- 04, Jun 2020
- Parisian theatre
- Aysha Ferullo
Here at Theatre in Paris, we hold the Paris Fringe Theatre Festival dear to our hearts. What could be better than watching performers from across the globe come together and illuminate different venues around the city, filling Paris with dramatic art? While the sun may be coming out and restrictions lifting, The Fringe will look a little different this year due to ongoing health concerns; the organisers have decided to put the entire program online. While it isn’t the event that we all imagined, we’re extremely grateful that it’s going ahead in any case. The event will be streamed every weekend this month, meaning you have plenty of chances to keep up with the action. As we’re impatiently awaiting the festival to commence, we thought it was only appropriate to give you a run-down of the history of fringe theatre while offering a sneak peak of what you can expect from this year’s Paris Fringe.
What is fringe theatre?
Fringe theatre is one of our favourite forms of theatre. Why? One word: accessibility. Our aim at Theatre in Paris is to make theatre accessible to as many people as possible (something we mainly do by opening it up to an international audience), which is why we fully support the philosophy behind fringe theatre. Generally speaking, fringe theatre is produced in smaller venues with lower budgets, while tackling innovative, often controversial, subject matters. In London, for example, fringe theatre tends to take place above pubs, while New York offers off-off-Broadway theatre and Europe champions free fringe theatre. What also makes fringe theatre so special is that it’s unjuried, meaning there are no entry requirements, no judges, and everyone's a winner! This encourages performers of any background to take part, for the purpose of performance itself. It’s also interesting to consider that Fringe shows are typically sparse, while casts are small, and spaces are shared. One-person shows are common at fringe festivals due to their lack of financial demand. Because of the lack of financial commitment that often goes into fringe performances, they make for often far more risky theatre – you’re definitely likely to find some gems!
A history of fringe
The concept of Fringe Theatre was initially created in 1947 at the Edinburgh International Festival, when eight theatre companies arrived at the festival, hoping for recognition and theatrical success. The term was coined by Scottish journalist and playwright Robert Kemp, who described it as being ‘round the fringe of official Festival drama,’ and so was born the Edinburgh Fringe Festival (our second favourite fringe).
Following suit from this edition of the Edinburgh Fringe to the Edinburgh Festival, the Adelaide Fringe started in South Australia in conjunction with the Adelaide Festival of Arts in 1960. The Adelaide Fringe is now the world’s second-largest fringe festival. While fringe theatres certainly saw great popularity during this period, people became less interested in the 1970s, as standards rose and theatre became more common. However, fringe theatre has certainly stood the test of time as the theatre industry has found itself thriving on new innovations in recent years, and we couldn’t be happier to see fringe theatre continue to flourish.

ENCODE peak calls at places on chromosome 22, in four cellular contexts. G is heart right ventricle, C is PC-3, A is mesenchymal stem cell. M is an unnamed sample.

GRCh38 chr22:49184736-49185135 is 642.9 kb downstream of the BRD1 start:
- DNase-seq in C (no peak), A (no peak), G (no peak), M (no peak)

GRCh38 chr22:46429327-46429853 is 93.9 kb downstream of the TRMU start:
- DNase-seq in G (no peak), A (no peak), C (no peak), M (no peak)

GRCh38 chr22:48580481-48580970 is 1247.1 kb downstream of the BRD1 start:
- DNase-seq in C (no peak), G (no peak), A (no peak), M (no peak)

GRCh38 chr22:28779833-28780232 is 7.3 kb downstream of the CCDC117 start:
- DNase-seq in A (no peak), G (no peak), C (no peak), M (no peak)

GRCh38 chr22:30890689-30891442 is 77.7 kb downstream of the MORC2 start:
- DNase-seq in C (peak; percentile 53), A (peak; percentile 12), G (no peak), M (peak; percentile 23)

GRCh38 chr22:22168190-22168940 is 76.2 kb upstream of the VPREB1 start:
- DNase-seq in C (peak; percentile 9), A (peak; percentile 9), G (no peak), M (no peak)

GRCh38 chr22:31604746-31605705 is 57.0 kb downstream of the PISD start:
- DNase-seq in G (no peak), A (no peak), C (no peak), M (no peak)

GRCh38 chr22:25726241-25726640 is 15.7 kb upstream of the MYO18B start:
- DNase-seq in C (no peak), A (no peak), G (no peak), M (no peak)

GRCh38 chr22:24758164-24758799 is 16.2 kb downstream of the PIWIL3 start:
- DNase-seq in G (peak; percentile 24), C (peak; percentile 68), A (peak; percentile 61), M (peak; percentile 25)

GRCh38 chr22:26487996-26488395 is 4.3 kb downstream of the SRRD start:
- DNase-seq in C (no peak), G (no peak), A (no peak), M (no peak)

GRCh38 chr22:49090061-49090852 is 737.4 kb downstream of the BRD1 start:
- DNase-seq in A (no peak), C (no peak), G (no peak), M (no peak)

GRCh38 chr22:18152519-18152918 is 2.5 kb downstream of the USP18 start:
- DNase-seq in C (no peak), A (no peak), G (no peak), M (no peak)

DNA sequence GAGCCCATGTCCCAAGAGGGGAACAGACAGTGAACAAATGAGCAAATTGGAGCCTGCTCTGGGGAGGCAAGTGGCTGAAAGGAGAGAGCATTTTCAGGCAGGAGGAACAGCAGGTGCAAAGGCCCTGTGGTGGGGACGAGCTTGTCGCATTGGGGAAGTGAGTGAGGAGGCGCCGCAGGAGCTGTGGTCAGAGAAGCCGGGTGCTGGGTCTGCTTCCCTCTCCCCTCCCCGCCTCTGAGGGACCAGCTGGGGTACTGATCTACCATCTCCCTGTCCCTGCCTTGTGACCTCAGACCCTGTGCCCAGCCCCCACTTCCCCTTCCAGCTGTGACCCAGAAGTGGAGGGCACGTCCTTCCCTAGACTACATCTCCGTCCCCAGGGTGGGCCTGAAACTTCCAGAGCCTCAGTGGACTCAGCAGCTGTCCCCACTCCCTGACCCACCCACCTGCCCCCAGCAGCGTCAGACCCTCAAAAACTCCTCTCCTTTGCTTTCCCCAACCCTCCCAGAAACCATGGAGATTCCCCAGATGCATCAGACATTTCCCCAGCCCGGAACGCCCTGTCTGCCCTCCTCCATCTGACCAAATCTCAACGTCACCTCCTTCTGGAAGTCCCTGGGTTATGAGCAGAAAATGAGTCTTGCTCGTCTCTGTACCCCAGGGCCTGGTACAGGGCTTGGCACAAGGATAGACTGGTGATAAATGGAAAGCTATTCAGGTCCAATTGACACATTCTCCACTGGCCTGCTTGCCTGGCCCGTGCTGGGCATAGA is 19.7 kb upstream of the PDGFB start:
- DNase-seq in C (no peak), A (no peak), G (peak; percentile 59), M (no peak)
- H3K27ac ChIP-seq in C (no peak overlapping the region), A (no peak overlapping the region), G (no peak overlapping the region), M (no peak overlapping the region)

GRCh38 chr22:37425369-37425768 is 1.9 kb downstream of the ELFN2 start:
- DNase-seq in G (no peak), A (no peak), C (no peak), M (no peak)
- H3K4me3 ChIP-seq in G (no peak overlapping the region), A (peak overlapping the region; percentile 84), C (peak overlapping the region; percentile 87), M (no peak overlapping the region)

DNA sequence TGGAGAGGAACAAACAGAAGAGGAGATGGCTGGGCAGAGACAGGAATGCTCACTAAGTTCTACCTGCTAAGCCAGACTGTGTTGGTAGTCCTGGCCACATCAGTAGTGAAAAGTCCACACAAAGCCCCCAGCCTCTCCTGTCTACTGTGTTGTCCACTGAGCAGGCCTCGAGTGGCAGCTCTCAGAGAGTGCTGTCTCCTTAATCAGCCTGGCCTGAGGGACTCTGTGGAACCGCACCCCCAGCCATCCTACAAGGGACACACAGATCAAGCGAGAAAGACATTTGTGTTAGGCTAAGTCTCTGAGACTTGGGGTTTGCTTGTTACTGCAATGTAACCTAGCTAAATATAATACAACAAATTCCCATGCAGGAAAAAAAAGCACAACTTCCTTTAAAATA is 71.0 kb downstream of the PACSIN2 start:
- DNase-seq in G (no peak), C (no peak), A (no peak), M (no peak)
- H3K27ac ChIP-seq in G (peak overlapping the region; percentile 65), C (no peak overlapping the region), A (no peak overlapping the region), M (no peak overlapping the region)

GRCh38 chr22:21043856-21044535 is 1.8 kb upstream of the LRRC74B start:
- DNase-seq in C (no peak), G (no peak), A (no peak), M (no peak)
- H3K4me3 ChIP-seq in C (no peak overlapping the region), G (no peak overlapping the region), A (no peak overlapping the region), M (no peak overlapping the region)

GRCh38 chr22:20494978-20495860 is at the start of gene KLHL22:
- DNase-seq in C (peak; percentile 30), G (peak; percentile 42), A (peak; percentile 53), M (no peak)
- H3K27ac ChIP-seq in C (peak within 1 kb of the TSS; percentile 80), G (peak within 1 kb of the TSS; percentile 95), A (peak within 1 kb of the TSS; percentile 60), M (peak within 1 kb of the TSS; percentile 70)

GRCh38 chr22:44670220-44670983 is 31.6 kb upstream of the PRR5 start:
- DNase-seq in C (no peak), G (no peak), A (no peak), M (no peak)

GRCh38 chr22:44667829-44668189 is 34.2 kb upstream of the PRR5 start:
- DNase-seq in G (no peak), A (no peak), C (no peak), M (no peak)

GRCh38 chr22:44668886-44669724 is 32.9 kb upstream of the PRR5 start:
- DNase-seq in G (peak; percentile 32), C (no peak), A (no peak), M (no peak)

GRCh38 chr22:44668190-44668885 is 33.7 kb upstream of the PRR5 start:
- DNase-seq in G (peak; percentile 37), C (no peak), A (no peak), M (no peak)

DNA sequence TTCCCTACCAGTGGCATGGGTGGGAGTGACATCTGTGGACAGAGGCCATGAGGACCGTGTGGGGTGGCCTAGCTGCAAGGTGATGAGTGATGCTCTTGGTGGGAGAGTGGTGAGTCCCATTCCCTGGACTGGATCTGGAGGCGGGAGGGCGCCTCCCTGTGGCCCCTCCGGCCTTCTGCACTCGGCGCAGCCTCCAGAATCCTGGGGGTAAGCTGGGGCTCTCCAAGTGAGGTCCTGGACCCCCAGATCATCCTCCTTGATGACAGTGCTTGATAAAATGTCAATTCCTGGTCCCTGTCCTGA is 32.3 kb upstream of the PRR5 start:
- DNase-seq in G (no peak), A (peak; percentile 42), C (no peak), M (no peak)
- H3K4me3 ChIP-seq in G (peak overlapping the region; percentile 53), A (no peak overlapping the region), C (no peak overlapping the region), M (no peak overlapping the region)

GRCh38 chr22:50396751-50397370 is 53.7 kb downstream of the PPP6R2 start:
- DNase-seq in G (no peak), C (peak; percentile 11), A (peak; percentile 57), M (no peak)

Paris Fringe is a relatively new addition in the world of fringe theatre, and 2020 will mark its fifth year running. The festival was first created in order to promote the theatre scene in Paris to an international audience by Franco-Hungarian-American theatre director Reka Polonyi and British playwright Dom Douglas. It has been going strong ever since, offering performances throughout the month of June in the 9th district of Paris. Polonyi has stated that their aim was to find pieces of theatre that ‘would inspire an intercultural dialogue between the French and English theatre approaches,’ yet another philosophy we can certainly get behind!
Paris Fringe 2020 - what to expect
If 2020 has taught us anything, it’s to expect the unexpected, and this year’s Paris Fringe is no exception to the rule. Every Saturday and Sunday of the month of June, a new program will be published, displaying a range of new and innovative performances for all to enjoy. As the festival is being streamed online for free, you’re definitely to expect a lot of theatre in the coming weeks. While the festival and artists will be accepting donations in any capacity, the festival is ultimately being put on so as to support the arts and keep the theatre spirit alive during this trying time. This year at Paris Fringe, they will be welcoming shows from all across the globe, including India, Albania, France, Italy, Canada, the UK, Belgium, the USA, Australia, Ireland and Brazil. Performances will take place anywhere from local theatre spaces or living rooms, in true 2020 fashion.
We hope we’ve inspired you to get immersed in the theatre this summer and check out the Paris Fringe, we’ll certainly be getting stuck in ourselves! If this has whetted your appetite for all the theatre to come, check out the Theatre in Paris website for more shows in the city next season.